Brenda Ueland’s If You Want to Write was given to me by a former New Yorker colleague, another one of us writer/editor types. It’s folksy but also inviting, kindly, and true, and in this age of cold civil war, in what can seem a void of civics and civic-mindedness, where capitalism taken to an extreme has been permitted to corrode our connective tissue and our common sense, this writing guide feels like a visit with an old friend—with idealism, reminding you why your subjectivity as a writer is your superpower, your birthright. Ueland underscores (the italics hers) that “everybody is original, if he tells the truth, if he speaks from himself. But it must be from his true self and not from the self he thinks he should be…Self-trust is one of the very most important things in writing.”
Both as an editor and as a writer I’ve had plenty of affirming, even beautiful collaborations with writers and with agents and editors. I have enormous gratitude and respect for the publishing industry that’s been my professional home for decades. I’d choose it all over again, choose every place I’ve worked and their bizarre and bruising hierarchies and blind spots.
But for the novel I’m publishing this year, I have to admit I didn’t want to try one of the trade publishing houses that I’ve collaborated with in my capacity as a magazine editor. My agent was dubious about how those houses would respond in today’s tight market for fiction; he worried about the story’s interiority and intricacy, the sex in it, the science. Other agents I connected with, who I hoped would be more comfortable with all the novel is after, suggested things I knew would take me too far from what I intended for the story; one agent I admire, for instance, wanted me to turn the doctor of the story—a man struggling with an over-weaning sense of duty and what it means to be a good man—into a murderer. Men up to no good is far trendier now it seems.
I decided to self-publish, not as a rejection of my peers or any kind of judgment of the pressures on them. It’s that I trusted the work I’d done, the years of writing and revising it, getting and making good on incisive editorial feedback from other writers and editors. At this stage in my life and career, you see, it was my permission, not anyone else’s, I most needed for this book. And, as publishing professional, I wanted to be a better player in today’s varied landscape of options for getting a book or story out there.I had to live into, write into what my own yes’s and no’s were.
Yet just as I was figuring out how to go about self-publishing, a writer who’d agreed to be one of my readers asked if the press for whom he edits could publish it. He’s someone I’ve long admired: daring in the best sense on the page, daring and generous in life. And the mission of the press that he works with? “We endeavor to provide literary artists with a forum that is free from corporate or conglomerate concerns. We seek writing that breaks with tradition and challenges the status quo.”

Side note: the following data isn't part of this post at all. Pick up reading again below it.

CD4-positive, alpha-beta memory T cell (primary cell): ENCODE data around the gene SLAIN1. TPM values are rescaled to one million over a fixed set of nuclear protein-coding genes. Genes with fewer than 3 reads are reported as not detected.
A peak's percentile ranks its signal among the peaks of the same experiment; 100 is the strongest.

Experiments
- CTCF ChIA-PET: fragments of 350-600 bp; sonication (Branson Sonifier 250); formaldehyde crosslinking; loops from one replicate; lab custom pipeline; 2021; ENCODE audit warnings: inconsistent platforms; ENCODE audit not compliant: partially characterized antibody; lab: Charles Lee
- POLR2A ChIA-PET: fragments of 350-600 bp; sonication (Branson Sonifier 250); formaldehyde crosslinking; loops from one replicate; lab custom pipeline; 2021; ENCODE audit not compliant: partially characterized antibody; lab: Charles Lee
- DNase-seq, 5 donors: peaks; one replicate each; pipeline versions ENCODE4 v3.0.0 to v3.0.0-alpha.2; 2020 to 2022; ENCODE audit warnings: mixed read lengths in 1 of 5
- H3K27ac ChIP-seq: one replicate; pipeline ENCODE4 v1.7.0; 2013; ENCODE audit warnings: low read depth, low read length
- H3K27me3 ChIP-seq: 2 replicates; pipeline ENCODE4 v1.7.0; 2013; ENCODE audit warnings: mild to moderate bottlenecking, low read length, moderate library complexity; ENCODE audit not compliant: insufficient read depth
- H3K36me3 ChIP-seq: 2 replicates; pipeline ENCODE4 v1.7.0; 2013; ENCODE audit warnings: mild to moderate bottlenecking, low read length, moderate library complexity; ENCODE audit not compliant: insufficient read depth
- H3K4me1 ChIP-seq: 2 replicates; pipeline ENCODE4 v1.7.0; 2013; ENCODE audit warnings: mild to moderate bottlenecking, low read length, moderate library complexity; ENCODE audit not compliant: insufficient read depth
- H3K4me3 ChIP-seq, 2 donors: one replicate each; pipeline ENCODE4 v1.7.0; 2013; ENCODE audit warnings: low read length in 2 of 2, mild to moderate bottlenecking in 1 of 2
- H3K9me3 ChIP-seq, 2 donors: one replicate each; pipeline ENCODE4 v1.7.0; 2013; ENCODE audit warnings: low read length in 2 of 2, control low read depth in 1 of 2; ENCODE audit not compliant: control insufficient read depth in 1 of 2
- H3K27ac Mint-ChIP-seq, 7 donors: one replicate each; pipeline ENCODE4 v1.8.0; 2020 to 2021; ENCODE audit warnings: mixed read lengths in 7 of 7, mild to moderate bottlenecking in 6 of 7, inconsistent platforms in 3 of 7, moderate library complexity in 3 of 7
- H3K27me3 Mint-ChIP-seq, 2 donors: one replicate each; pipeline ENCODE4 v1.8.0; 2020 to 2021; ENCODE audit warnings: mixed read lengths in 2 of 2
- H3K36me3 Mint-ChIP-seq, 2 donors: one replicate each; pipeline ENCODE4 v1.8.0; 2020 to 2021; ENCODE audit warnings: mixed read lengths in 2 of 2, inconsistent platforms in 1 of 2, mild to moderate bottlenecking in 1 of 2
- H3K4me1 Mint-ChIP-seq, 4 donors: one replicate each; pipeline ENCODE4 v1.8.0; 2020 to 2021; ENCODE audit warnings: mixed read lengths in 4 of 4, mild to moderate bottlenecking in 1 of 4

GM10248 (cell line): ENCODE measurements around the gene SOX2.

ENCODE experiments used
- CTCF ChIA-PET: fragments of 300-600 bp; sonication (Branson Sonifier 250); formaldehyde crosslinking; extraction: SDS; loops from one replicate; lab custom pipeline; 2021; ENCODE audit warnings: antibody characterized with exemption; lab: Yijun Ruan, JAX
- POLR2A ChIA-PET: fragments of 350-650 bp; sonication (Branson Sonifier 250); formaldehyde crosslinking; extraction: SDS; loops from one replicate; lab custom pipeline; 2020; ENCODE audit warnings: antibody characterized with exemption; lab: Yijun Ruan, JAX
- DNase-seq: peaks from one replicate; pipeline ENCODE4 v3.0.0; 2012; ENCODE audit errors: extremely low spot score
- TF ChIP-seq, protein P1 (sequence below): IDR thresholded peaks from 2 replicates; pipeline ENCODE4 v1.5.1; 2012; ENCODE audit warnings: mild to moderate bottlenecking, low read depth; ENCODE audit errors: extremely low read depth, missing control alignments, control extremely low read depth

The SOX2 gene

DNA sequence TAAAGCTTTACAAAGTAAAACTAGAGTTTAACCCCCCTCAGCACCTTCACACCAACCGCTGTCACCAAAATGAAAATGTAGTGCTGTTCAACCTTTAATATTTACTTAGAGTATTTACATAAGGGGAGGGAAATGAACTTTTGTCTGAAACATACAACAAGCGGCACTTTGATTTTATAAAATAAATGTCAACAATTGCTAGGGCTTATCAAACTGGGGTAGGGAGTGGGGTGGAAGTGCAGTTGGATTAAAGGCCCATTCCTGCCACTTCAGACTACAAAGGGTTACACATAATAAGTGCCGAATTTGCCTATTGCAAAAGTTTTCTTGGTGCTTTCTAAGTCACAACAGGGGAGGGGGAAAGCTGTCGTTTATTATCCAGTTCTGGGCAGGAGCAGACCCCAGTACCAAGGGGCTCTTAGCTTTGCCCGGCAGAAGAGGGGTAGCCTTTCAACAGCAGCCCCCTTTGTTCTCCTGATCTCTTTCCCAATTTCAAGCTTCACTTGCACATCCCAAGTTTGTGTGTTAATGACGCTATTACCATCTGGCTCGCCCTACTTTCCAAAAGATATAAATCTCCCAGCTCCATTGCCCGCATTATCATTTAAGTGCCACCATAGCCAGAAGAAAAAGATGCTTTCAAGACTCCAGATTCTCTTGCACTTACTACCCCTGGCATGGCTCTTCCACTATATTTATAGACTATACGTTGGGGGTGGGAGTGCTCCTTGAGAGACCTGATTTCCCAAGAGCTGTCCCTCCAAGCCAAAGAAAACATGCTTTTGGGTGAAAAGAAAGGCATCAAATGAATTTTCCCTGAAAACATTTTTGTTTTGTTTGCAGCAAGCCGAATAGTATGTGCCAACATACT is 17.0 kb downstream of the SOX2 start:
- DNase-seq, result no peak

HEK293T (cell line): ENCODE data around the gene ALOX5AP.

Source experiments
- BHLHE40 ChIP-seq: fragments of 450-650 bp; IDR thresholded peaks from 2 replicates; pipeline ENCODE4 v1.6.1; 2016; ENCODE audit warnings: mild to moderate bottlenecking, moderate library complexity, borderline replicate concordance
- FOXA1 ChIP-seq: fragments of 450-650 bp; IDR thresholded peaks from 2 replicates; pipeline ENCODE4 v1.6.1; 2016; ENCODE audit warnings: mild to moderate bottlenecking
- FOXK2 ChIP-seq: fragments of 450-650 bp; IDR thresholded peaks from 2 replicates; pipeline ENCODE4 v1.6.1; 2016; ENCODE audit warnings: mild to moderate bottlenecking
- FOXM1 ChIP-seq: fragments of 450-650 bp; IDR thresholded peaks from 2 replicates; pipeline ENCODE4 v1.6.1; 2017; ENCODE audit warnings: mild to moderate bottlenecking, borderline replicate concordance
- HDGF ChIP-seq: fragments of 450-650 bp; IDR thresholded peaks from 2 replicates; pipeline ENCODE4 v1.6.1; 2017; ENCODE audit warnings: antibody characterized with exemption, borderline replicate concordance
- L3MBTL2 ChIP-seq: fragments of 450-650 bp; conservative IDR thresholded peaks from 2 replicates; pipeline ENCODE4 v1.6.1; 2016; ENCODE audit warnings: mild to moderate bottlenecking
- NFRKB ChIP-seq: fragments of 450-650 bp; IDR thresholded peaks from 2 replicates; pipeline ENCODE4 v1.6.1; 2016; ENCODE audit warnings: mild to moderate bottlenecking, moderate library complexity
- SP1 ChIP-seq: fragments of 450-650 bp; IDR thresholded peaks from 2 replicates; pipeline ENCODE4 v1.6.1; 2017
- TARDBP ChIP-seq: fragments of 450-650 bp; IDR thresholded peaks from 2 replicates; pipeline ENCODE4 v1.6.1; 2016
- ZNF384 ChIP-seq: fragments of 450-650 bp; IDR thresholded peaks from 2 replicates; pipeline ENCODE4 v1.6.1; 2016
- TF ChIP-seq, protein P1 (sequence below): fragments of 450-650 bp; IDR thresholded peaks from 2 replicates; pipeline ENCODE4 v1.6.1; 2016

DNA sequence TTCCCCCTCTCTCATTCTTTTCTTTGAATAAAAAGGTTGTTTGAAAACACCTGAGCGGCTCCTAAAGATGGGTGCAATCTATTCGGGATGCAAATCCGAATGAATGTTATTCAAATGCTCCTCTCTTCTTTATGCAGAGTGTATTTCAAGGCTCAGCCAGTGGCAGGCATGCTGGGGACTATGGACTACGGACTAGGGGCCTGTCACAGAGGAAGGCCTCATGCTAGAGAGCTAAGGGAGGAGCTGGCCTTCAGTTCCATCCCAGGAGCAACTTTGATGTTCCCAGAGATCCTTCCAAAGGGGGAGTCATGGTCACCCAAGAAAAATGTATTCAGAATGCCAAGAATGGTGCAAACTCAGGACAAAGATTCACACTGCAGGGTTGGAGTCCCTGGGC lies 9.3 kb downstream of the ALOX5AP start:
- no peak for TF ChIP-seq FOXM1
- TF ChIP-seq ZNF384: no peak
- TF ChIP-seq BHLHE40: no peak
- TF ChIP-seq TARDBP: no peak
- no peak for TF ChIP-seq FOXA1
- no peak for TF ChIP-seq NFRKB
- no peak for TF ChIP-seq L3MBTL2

That there is fresh air to me and a siren song to someone who’s had to serve many corporate concerns over the years and not always happily. I couldn’t say no, and that yes has made us both so damned happy. It’s been a lift and an actual light to us (I can feel its warmth as I write this) in this time churning with so much head-twisting change and conflict that the view can get plenty murky.
But this is one story of one book, a book I will be proud of whether it is well received in conventional circles or not. Its backstory is one of so many publishing stories for writers who take a risk and commit to the time it takes to let their particular and peculiar imagination come, to create something word after word where there was nothing before, who are willing and able to wrestle with the attendant second-guessing over long hours, isolation, rejection. I had to live into, write into what my own yes’s and no’s were. They are each of our own to determine and to change as needs and ambitions change.
Sometimes a no is an affirmative choice. It is freedom. It concedes that we are not here simply to make a living but to a make a life all our own and this should be a process that denies you the reductive view of yourself or your work as a mere product, but as something that is evolving and evolving you. To wit, Uleland says, “No writing is a waste of time. With every sentence you write, you have learned something. It has done you good. It has stretched your understanding. I know that. Even if I knew for certain I would never have anything published again, and would never make another cent from it, I would keep on writing.”
From this expansive and affirmative place then consider these yes’s: Yes to the hard work of writing, to the discoveries that come with it. Yes to defining what its rewards are for you and you alone and to refining your intentions as you move through your drafts. Yes to your own authority in your writing life and outside it (which doesn’t just help as a writer but as a functional human in an often dysfunctional world). Yes, please, to not fighting it, to letting the yes’s and no’s all come. There’s pain in it absolutely. Don’t fool yourself. It will fuck you up. Life does that. Risks do.
But take it from me, someone who’s been on both ends of those proliferating and very human no’s and still writes, is writing this to you now: Stay in it. You are far tougher and get far more interesting, from one day to the next, one draft to the next, than you know.
The Pain of Pleasure by Amy Grace Loyd is available from Roundabout Press.